The consent of cooperative landowners like Mike and Beth is essential to conducting studies into these endangered aerial insectivores, and I struggle for words to express the depth of our appreciation. These people are conservation heroes of the first order. They deserve our respect, our gratitude and our admiration.
As we drive into the property a welcoming array of Day Lilies (Hemerocallis fulva) greets us, and the dogs run to the car, tails wagging furiously, to let us know that they are happy to see us.
We are no less happy to see them.
On a hot day they languish in the cool of the barn.
Actually, it saddens me to report that the dog on the right recently passed away, after a long and happy life I might add, but the newest addition to the canine crew is a sheer bundle of cute rambunctiousness.
The barn is an imposing ancient structure and seems to have a grandeur all of its own. It has character and charm, totally lacking in modern structures of rectilinear uniformity, with metal sidings and huge doors designed for efficiency, but totally lacking in style. I always feel happy just entering the barn.
If only these venerable old beams could talk - what stories could they tell?
One of the pleasures in doing our monitoring at Blaze Farm is the presence of two horses. These splendid animals act at times like house pets needing a little affection and they nudge up to you like a friendly dog.
The swallows here are accustomed to humans walking in and out, dogs barking and running around, the constant comings and goings of horses, a radio playing, and consequently display no inclination to immediately fly off when we go into their space.
It is always a joy to see these tough little birds and there is a good deal of satisfaction in knowing that we are trying to ensure their ongoing presence in the avifauna of the world, despite factors that have led to their precipitous decline in recent years. Knowledge is the key to everything. The more we understand of the life cycle of the birds the more we may be able to help them.
All of the nests are numbered, and they are monitored three times a week.
When the nestlings are old enough to band (around 10 days) they are carefully removed from the nest and placed in an egg carton to be carried over to the area where we set up our banding station.
Each bird then receives its own identifying band with a unique number.
As soon as each bird is banded it is returned to the nest.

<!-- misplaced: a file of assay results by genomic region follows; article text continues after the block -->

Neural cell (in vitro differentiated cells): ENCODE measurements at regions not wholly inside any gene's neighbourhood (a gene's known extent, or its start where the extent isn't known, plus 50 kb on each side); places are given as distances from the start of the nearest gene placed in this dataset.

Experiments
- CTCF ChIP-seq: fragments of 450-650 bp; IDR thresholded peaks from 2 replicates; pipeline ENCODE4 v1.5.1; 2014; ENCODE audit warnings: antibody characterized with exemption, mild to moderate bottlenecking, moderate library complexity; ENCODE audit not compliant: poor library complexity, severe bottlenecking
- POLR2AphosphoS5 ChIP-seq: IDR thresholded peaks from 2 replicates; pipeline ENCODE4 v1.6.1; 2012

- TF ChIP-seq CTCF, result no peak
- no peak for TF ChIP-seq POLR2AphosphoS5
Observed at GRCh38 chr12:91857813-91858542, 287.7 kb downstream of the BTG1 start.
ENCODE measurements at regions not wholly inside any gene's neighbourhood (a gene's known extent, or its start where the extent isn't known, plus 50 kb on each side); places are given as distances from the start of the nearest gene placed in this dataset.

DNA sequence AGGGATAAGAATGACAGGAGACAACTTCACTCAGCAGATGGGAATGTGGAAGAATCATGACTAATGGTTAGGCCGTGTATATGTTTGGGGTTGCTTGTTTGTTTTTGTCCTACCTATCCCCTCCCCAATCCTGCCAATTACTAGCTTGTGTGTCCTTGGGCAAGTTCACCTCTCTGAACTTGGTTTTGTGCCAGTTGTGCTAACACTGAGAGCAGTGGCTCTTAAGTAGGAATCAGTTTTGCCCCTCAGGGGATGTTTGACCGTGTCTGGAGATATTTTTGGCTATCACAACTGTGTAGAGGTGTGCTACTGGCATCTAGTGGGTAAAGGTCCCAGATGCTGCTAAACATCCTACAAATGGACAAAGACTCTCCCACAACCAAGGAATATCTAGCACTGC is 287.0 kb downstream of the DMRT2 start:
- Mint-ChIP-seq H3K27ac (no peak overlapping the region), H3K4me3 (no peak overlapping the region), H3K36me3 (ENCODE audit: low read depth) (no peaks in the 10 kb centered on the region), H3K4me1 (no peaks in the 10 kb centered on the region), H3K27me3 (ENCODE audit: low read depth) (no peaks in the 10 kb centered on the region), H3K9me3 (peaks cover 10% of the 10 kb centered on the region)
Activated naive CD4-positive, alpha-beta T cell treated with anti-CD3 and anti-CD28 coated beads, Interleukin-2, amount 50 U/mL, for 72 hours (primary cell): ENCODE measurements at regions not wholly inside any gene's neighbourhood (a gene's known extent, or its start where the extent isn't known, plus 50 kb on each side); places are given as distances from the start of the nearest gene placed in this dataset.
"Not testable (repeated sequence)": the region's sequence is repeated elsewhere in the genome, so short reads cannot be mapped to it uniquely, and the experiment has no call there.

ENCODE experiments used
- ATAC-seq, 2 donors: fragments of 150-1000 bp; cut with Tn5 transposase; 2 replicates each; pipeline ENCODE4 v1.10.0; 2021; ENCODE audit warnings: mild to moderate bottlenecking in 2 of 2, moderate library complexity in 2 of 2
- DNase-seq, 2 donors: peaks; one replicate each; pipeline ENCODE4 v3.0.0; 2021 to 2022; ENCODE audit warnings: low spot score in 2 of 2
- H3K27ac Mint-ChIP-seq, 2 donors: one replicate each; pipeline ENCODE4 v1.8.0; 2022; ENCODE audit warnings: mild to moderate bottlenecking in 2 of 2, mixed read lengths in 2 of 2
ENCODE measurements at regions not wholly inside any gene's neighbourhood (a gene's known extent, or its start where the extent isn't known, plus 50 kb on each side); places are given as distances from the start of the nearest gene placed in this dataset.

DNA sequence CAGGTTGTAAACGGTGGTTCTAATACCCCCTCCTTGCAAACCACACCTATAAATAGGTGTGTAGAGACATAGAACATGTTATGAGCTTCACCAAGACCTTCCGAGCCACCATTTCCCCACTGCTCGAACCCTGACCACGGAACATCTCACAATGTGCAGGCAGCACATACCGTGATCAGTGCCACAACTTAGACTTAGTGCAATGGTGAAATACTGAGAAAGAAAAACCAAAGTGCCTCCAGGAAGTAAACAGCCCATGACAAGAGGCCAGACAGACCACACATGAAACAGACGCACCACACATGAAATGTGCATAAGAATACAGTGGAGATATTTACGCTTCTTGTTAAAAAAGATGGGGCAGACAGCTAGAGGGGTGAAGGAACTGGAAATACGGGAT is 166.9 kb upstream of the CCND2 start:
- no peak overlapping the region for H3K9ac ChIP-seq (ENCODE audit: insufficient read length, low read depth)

Soon we will also be attaching radio trackers to ten birds to follow them on their migratory journey to South America.
A few years ago, as structures were developed to help mitigate the loss of ancestral breeding colonies when old bridges, for example, were replaced with new ones, a wooden nest cup was developed to see whether birds could be encouraged to use it as a nest substrate. The success of the Barn Swallow shelters was minimal and it was not clear whether the nest cups were shunned as a feature of the structure, or whether they were inherently unappealing to the birds. Mike and Beth allowed us to install seven cups in their barn to try to elucidate on this - and one was used.
As best we can ascertain by comparing last year's data with this year it represents an additional nest, and four healthy young were fledged from this cup. I might add that at SpruceHaven we mounted seventeen cups on the beams there and two were used, and one has a second clutch of eggs which should be hatching shortly.
We are already drawing some conclusions about these cups, particularly about their placement, and we will relocate some of them before the swallows return next year.
I need to repeat that none of this work is possible without the consent of the landowners to use their property. Old barns like this one are disappearing from the agricultural landscape and we are very fortunate to have the opportunity to track the progress of the birds in a colony that has no doubt been in existence for as long as the barn itself.
In closing, once again to Mike and Beth - THANK YOU. We appreciate it, the ornithological community appreciates it, conservation scientists appreciate it - and, best of all, were the swallows able to express their appreciation they would do so also!